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New way of learning begins

NEW WAY OF LEARNING: Students commenced learning from home this week with the school holidays coming to an end. Mareeba State High School principal Scott Whybird with the new online learning from home platform.

A NEW way of school life kicked off this week. With the school holidays coming to a close, students would normally be ushered back into classrooms, however this is not going happen for at least the next five weeks during the COVID- 19 pandemic.

While schools across the State are operating, the normal school structure that many students have become accustomed too, has been reworked.

Home based learning is now what students, their parents or carers and teachers will need to get used to.

All students will now be learning from home, except for vulnerable children and children of essential workers on days when they are not able to be supervised at home.

An essential worker is any worker who must continue to attend their workplace for essential business during this time.

Mareeba State High School (MSHS) remains open to those students who need it, but Principal Scott Whybird is encouraging those students who can learn from home to do so as classes at the school virtually don’t exist.

“We recommend that if no alternate supervision is available the school will remain open, but for the safety of the staff and students we recommend home schooling,” he said.

“The teachers have been working overtime to get all their resources and lessons online for students to access.

“What we have achieved in only a week as a teaching staff is amazing.”

The new home-schooling system has been implemented by schools across the state and has opened up many doors for education.

With the new system teachers can keep in constant contact with students and help them through the lessons and the work offered online.

Education Queensland has recognised the pressure COVID-19 puts on students in their final two years of schooling and Mr Whybird assures senior students there is no need to panic as “the system will look after the students.”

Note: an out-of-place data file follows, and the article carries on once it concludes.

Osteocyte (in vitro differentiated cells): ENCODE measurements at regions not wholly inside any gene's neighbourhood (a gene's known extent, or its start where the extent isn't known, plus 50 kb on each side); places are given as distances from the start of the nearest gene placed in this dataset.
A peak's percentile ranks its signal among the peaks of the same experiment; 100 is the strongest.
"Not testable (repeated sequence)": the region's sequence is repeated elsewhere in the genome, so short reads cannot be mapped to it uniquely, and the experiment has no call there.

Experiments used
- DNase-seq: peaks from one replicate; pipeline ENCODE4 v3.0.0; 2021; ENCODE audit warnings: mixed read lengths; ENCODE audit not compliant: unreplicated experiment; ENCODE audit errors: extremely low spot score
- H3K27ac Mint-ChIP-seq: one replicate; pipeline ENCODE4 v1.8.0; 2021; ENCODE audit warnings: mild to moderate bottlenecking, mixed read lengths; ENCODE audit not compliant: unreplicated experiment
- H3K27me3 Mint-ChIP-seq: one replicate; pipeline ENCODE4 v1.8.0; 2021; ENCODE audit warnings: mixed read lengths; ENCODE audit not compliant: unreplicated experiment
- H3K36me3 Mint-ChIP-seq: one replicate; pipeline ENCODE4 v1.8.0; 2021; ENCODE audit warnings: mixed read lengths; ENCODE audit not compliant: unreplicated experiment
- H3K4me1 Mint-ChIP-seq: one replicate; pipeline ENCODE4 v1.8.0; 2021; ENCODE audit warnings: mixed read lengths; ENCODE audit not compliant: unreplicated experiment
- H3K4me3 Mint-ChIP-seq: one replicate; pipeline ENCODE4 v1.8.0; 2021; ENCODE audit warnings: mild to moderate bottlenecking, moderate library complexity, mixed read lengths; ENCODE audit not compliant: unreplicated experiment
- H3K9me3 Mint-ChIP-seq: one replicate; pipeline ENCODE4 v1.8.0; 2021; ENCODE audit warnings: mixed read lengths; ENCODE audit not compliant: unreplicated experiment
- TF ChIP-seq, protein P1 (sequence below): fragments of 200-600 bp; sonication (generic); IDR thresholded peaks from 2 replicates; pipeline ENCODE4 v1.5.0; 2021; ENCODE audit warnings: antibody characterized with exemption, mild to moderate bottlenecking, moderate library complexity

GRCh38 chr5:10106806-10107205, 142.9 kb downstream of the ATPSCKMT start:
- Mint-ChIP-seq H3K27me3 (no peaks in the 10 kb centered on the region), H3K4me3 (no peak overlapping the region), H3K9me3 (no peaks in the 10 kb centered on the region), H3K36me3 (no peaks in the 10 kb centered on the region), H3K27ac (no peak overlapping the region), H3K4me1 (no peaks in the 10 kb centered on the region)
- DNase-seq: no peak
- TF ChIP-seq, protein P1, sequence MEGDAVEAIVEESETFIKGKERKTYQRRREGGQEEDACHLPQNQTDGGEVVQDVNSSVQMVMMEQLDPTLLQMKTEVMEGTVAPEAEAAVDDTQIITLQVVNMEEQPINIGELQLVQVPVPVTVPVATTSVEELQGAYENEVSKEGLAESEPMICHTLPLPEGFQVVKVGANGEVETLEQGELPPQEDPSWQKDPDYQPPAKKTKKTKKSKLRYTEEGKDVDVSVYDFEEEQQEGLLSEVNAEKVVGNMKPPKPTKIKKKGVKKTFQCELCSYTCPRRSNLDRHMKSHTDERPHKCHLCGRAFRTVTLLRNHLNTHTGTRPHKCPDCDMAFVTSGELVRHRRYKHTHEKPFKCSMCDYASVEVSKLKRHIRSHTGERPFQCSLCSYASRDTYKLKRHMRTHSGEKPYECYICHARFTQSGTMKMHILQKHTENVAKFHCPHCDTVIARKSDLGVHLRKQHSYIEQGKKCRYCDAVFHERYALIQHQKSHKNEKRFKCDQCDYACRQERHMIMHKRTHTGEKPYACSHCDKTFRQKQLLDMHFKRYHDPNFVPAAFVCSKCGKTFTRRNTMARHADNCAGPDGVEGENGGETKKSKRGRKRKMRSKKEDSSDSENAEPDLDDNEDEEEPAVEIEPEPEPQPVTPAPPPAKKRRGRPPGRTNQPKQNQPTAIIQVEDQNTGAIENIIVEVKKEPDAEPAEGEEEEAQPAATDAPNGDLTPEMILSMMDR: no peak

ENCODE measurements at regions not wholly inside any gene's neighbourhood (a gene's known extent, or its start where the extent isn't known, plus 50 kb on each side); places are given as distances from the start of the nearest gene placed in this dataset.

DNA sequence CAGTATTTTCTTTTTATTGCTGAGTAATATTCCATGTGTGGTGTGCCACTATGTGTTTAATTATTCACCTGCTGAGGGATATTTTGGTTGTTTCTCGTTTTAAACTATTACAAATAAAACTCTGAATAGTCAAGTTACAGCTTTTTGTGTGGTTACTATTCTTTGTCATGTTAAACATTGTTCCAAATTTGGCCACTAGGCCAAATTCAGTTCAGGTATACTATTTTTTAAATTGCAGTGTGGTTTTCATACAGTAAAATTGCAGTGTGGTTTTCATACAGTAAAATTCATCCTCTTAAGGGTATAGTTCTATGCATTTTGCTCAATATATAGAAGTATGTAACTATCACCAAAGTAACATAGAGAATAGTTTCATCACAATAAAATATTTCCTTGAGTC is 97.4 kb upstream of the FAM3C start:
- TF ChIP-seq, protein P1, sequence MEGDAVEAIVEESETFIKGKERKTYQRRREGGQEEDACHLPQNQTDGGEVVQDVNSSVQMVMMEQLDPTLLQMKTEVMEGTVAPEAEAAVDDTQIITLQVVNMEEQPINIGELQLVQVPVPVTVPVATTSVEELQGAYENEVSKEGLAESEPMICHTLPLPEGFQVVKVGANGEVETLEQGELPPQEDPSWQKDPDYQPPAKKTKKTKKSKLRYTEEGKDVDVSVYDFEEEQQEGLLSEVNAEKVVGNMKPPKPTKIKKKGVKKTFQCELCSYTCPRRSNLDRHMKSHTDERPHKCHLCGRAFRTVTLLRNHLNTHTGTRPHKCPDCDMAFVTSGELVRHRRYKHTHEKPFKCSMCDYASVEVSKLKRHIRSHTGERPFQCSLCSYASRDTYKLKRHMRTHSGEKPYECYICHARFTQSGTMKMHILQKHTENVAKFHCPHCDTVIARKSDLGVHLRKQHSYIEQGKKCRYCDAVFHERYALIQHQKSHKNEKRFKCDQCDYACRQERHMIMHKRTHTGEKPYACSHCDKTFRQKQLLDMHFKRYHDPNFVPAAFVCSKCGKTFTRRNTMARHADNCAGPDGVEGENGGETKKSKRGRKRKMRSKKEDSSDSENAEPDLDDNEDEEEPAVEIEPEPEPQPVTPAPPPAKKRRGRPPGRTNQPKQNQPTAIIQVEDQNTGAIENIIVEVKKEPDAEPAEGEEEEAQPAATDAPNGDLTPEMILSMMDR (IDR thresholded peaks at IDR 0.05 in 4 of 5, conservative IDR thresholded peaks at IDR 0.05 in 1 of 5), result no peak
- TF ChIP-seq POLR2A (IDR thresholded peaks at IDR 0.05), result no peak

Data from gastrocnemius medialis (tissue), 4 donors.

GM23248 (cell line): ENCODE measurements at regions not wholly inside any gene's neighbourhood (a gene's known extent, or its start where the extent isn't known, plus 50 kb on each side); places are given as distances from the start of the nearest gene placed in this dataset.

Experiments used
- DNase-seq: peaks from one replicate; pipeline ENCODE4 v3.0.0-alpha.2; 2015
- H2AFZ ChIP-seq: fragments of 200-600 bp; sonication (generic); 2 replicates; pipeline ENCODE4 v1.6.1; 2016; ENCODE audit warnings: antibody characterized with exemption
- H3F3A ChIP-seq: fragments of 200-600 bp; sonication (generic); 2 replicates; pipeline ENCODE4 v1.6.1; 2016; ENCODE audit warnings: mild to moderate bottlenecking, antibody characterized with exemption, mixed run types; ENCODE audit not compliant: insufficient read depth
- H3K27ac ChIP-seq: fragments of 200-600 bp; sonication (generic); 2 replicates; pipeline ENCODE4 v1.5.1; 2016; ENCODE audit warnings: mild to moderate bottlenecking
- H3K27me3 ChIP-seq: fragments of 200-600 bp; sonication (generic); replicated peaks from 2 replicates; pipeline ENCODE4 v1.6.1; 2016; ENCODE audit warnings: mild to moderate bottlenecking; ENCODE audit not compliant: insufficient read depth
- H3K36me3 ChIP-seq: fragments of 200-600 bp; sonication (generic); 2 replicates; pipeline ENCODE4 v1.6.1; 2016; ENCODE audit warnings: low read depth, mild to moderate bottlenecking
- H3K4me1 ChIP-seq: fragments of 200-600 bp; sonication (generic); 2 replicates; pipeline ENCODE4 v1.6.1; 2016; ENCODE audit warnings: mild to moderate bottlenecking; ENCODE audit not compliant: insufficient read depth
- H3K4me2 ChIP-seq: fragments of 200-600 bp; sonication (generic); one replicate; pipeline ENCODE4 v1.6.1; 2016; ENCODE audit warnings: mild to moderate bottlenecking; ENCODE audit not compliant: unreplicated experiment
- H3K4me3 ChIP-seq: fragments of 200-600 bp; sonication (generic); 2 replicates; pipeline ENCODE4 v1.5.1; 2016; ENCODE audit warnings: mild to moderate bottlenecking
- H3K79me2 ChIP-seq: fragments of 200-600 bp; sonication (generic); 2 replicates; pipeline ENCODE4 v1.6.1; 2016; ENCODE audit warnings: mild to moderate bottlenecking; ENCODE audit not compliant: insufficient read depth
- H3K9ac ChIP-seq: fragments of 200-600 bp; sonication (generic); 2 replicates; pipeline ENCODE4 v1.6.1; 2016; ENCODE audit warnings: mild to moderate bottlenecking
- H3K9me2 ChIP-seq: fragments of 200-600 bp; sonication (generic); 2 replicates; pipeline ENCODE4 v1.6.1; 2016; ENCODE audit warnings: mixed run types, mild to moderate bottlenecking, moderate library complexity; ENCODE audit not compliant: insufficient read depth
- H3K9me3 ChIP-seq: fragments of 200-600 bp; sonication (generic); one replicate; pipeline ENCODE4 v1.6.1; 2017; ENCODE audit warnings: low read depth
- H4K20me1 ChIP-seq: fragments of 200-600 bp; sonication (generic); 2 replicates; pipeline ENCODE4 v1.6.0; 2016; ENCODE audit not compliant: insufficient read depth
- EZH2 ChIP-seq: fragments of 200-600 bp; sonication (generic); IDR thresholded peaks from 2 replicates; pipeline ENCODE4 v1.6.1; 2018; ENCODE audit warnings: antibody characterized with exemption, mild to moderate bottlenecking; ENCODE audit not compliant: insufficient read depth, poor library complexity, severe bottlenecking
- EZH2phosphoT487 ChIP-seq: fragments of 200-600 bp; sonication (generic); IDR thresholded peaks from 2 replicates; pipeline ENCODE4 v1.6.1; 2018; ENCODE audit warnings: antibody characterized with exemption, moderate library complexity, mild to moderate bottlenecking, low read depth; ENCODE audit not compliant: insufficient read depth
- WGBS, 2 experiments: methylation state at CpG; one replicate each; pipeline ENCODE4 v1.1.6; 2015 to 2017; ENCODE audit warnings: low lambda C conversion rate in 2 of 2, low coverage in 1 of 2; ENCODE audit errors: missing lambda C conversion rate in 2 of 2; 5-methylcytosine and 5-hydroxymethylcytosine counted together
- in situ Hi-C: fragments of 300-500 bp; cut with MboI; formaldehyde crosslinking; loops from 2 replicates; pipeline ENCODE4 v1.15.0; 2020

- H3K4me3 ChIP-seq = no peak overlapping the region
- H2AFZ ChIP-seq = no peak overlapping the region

“I am aware of the pressure that our senior students are under,” he said.

“But this is happening across the state and they will not be disadvantaged due to this pandemic.”

Home visits for regular check-ups on disadvantaged students as well as phone calls home are just some of the precautions MSHS is taking to make sure all their students are learning.

St Stephen’s Catholic College (SSCC) has also launched an online learning platform that allows there students to stay connected with the college, staff and peers.

A modified timetable has also been made for the students who cannot effectively learn from home and must come into school.

The new online learning program will allow students to stay connected with their teachers during this time of isolation and social distancing.

SSCC Principal Kerry Manders understands the risks the current crisis poses and that students would get left behind if measures weren’t taken.

“We are interested in supporting students learning whether it be from home or from school,” she said.

“We believe that our homebased learning model will provide all students with the effective learning they need.

“I am most grateful for the work and wisdom of our teachers and staff who are dedicated to finding ways to make connections with our students.”

The decision has been blanketed across the state by Education Queensland due to the social distancing rules and other precautions.

These measures are in place for the next five weeks and will be assessed again mid-May by the State government before a decision is made.

For more information visit www.education.qld.gov.au

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